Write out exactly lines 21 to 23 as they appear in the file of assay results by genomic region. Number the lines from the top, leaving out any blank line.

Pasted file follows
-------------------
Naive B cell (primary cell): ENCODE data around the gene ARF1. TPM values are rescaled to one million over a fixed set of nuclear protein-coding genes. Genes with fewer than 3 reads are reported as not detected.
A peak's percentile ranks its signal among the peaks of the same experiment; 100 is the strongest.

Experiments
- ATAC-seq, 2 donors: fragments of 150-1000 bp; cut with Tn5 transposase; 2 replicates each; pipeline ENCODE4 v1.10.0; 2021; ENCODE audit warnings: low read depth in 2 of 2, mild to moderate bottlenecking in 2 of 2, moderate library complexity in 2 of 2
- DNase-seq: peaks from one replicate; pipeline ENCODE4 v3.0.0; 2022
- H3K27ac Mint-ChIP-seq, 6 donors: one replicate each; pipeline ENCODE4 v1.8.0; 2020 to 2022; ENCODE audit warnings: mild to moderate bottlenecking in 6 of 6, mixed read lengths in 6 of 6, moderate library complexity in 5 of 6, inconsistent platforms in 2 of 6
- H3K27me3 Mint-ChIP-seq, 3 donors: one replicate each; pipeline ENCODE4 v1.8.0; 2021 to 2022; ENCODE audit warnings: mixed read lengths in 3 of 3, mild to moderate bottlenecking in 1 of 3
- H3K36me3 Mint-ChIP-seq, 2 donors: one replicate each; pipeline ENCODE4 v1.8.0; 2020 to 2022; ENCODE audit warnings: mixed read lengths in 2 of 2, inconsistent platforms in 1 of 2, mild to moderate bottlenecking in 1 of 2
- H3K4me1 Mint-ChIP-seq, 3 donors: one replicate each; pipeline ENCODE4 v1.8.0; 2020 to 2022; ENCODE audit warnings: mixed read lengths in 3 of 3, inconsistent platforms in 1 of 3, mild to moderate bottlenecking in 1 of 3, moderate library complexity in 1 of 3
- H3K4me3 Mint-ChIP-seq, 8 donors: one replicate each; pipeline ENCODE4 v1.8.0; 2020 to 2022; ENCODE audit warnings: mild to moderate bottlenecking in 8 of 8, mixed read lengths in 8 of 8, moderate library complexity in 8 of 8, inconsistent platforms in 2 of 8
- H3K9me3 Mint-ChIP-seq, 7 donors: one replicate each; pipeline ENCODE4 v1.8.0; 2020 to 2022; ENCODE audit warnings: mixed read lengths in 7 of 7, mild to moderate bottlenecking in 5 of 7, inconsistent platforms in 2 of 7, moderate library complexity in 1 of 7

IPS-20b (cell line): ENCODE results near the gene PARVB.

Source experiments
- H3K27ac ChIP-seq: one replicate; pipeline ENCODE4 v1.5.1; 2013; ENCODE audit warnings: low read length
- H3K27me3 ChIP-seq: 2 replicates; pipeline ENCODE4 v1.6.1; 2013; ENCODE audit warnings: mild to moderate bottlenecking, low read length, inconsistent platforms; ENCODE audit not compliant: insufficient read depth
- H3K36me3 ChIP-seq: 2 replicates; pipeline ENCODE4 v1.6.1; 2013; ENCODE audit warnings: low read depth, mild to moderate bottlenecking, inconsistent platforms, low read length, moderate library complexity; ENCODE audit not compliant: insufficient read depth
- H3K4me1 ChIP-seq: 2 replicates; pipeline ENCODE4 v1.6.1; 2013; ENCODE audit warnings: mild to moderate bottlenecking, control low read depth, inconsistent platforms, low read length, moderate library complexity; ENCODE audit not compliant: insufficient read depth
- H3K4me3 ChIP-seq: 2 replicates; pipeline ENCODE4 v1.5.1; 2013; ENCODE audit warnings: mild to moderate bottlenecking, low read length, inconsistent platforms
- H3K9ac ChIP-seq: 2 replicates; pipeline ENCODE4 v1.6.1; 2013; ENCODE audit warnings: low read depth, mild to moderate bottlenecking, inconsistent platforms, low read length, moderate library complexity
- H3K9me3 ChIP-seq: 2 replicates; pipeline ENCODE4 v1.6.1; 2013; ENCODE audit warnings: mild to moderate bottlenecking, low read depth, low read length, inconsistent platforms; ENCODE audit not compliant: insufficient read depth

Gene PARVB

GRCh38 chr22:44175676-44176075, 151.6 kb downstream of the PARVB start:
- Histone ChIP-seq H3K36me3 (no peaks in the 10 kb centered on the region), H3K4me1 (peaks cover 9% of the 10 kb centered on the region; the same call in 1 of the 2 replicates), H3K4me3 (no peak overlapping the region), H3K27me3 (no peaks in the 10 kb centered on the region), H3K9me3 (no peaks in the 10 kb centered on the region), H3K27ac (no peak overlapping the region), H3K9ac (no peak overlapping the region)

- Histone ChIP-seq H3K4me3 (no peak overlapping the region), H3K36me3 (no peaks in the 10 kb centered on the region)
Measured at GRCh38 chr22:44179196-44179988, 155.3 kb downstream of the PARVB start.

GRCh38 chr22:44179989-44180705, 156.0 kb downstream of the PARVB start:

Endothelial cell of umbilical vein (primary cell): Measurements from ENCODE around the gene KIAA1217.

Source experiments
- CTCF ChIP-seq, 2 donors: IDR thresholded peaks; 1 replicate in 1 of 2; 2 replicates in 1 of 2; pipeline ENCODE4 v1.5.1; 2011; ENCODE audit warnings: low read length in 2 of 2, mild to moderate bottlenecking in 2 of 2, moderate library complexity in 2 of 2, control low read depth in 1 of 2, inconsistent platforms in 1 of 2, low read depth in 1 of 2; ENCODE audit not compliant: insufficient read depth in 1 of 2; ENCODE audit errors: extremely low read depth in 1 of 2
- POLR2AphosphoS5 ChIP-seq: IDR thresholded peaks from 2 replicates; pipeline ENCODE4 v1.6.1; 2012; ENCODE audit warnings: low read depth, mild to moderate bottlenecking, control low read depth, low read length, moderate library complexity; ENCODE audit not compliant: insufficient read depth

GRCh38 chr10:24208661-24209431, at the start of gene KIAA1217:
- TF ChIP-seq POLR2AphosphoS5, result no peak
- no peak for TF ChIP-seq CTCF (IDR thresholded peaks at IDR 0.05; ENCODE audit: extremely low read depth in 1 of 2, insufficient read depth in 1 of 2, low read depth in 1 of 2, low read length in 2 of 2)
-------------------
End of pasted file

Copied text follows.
Gene PARVB

GRCh38 chr22:44175676-44176075, 151.6 kb downstream of the PARVB start:
- Histone ChIP-seq H3K36me3 (no peaks in the 10 kb centered on the region), H3K4me1 (peaks cover 9% of the 10 kb centered on the region; the same call in 1 of the 2 replicates), H3K4me3 (no peak overlapping the region), H3K27me3 (no peaks in the 10 kb centered on the region), H3K9me3 (no peaks in the 10 kb centered on the region), H3K27ac (no peak overlapping the region), H3K9ac (no peak overlapping the region)